Of course, though I’m not sure how much me saying this is going to result in a positive transformation, I sincerely believe the Northwest counters in DTW are seriously understaffed. There were a handful of overwhelmed women handling extremely large crowds. I do understand the e-ticket machines exist to take up some of this load, and consequently staff are probably laid off on their acquisition, but they don’t seem to be doing their job adequately. The queues for the regular paper tickets for the international flights were much longer than those with e-tickets. And I also noticed a bulk of the regular staff was spending a good deal of their time helping people use the ticketing machines instead of being useful elsewhere. This doesn’t seem very productive.

I do believe my luggage and I would have made it on our intended paths, had we been handled by more than a skeleton check-in staff at that airport.

This is a printer-friendly version of the journal entry “The letter to the airline people” from actuality.log. Visit to read the original entry and follow any responses to it.

7 Responses to “The letter to the airline people”

  1. puli says:

    pity, its one helluva time you’ve had. I can understand as I’ve had a similar (not exactly related) experience with a headset manufacturing company. It was not until I sent them an email like this that they really bothered to look into my problem!

  2. Unfortunately, this is very common in India. I have a long list of firms and all the background data to write a whole series of articles on the high quality of service provided by various companies in India.

    Two issues to remember for the next time this happens to you:
    1. At the airport, after you figure out (on your own usually) that your bags haven’t arrived, walk up to the airline’s counter and demand cash compensation immediately. Your position is enhanced by the fact that you have a return ticket leaving the country. Last time this happened to my Dad in the 1990s, he received at least $50 in local currency immediately.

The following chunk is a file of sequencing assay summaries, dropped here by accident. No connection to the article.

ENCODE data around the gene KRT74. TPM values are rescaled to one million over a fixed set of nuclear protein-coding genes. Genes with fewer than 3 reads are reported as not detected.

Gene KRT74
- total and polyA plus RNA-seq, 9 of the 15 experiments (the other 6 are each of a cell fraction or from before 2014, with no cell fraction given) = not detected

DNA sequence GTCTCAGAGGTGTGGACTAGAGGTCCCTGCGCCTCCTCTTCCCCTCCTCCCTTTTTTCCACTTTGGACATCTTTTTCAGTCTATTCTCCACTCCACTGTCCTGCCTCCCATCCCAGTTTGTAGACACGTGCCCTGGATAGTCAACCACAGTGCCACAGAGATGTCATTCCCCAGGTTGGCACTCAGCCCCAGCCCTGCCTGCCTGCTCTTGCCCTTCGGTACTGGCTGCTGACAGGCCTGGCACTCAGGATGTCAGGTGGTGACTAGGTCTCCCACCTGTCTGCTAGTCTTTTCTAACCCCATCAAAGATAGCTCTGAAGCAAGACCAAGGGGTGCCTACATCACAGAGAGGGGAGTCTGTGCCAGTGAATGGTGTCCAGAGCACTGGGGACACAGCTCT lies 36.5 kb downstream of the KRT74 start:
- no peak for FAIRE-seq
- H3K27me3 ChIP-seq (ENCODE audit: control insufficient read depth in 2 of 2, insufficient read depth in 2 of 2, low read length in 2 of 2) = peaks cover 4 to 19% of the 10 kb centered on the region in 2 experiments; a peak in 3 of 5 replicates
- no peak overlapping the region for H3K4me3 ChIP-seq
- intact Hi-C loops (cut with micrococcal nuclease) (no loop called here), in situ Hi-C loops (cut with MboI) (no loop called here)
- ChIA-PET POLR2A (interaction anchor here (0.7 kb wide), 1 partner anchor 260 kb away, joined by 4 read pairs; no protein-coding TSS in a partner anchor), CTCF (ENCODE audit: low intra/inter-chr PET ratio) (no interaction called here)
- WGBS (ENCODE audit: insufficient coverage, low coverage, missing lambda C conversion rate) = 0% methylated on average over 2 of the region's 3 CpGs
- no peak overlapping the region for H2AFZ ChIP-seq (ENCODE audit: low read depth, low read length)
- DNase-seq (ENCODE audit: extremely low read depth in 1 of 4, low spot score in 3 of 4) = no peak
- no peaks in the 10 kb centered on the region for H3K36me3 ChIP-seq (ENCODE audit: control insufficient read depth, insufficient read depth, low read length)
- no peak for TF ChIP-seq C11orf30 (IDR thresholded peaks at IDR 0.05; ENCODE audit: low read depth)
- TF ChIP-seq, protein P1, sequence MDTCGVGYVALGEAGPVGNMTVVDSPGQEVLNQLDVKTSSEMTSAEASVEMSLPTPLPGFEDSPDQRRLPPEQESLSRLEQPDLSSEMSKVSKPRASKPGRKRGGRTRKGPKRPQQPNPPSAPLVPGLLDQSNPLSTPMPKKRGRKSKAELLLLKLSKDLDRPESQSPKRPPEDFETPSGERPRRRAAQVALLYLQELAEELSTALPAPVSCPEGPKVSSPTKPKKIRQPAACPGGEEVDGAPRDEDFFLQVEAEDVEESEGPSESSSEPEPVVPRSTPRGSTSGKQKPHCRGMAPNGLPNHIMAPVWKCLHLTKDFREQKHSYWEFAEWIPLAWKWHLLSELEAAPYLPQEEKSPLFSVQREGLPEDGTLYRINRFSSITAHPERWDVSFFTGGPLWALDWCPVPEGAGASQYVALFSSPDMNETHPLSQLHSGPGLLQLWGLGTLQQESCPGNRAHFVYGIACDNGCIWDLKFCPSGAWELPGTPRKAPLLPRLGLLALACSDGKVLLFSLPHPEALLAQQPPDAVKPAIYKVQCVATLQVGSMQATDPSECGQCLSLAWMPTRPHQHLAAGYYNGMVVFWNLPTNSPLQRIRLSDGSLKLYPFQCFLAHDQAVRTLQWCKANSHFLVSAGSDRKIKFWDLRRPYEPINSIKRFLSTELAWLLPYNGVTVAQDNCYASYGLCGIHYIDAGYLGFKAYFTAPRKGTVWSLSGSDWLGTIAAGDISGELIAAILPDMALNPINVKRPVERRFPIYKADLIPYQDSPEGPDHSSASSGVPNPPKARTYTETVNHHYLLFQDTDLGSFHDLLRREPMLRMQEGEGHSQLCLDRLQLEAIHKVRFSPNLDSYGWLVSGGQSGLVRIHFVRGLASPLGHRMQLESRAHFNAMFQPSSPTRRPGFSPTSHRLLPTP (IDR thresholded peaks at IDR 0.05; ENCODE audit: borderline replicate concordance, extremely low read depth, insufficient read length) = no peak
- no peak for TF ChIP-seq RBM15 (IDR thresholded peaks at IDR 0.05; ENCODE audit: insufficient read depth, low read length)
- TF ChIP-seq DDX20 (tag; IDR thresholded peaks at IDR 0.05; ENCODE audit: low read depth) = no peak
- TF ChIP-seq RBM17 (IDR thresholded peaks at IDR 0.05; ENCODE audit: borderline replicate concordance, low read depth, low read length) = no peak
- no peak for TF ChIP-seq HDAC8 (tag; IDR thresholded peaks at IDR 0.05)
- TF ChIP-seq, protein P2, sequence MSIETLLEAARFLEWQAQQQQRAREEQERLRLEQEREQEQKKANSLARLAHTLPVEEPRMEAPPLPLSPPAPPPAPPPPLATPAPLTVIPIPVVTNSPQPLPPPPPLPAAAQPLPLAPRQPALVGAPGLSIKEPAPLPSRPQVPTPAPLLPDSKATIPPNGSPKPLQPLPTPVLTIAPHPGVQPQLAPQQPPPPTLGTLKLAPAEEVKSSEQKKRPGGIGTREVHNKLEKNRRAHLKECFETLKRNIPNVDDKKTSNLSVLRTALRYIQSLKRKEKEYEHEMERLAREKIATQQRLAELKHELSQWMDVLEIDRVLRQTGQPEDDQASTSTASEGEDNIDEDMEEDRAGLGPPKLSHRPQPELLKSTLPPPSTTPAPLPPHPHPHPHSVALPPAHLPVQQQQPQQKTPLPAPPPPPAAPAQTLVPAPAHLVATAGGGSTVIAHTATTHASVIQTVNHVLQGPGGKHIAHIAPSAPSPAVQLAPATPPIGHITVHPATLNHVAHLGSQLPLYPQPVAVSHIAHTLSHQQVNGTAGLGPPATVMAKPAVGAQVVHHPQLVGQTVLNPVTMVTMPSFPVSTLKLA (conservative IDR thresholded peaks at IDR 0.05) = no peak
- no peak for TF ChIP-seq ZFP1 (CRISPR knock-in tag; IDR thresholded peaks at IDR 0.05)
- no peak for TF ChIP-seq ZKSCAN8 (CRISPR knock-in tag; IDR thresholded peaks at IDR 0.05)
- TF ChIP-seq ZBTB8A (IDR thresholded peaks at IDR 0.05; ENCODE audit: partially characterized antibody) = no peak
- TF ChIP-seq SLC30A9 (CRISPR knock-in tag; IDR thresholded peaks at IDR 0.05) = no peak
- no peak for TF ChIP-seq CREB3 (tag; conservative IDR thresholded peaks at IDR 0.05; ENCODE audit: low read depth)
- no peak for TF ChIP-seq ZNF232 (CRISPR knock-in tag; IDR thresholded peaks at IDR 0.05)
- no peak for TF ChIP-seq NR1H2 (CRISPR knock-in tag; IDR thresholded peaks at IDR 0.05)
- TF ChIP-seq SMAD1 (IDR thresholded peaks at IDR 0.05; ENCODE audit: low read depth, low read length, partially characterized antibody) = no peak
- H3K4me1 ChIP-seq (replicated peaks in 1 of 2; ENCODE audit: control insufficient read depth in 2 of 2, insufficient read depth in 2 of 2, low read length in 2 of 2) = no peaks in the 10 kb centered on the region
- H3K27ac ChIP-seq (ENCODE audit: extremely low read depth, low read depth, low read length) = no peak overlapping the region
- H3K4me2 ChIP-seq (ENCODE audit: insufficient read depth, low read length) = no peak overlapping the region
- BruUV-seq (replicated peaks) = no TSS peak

2. Don’t wait this long to publicize the issue & take it up with the airline head-office in the country where the trip originated immediately.

    In both cases, if you hold a frequent flier membership, use that to your advantage.

  3. wahgnube says:

    puli: Was it logitech? Because I got conned into buying a rather expensive logitech headset which was essentially fished from day one. Quite annoying.

  4. wahgnube says:

    Ram: Poor service is more common here, but the actual losing of luggage itself is a lot more common in the US. They’ve delayed my stuff 3 times in my past 5 trips.

    Of course, there it is fixed within 12 hours, while here it took a lot of screaming and 4 days.

    And I do have a frequent flier membership and I did use it. I asked them for compensation immediately. They weren’t OK with parting with the cash before they could figure out how much they owed me. A number based on how heavy my suitcase was, the length of the delay, and the value of what I claimed was missing from it.

    Which was waaay more than what I originally thought they’d give me, so all’s well.

  5. puli says:

    nopes, it was a company called cyber acoustics. they specialize in headsets for use with voice recognition software i think.

  6. Vigvg says:

    Good show ! And all I ever got from airlines was a free upgrade to business class… sheesh…

  7. wahgnube says:

    Vigvg: Oh, money apart, I got something comparable too. Something like 25 euro off for every 100 euro I spend on my next ticket with them (yeah, right). Business class couldn’t be worth more than 25% over no class could it? :)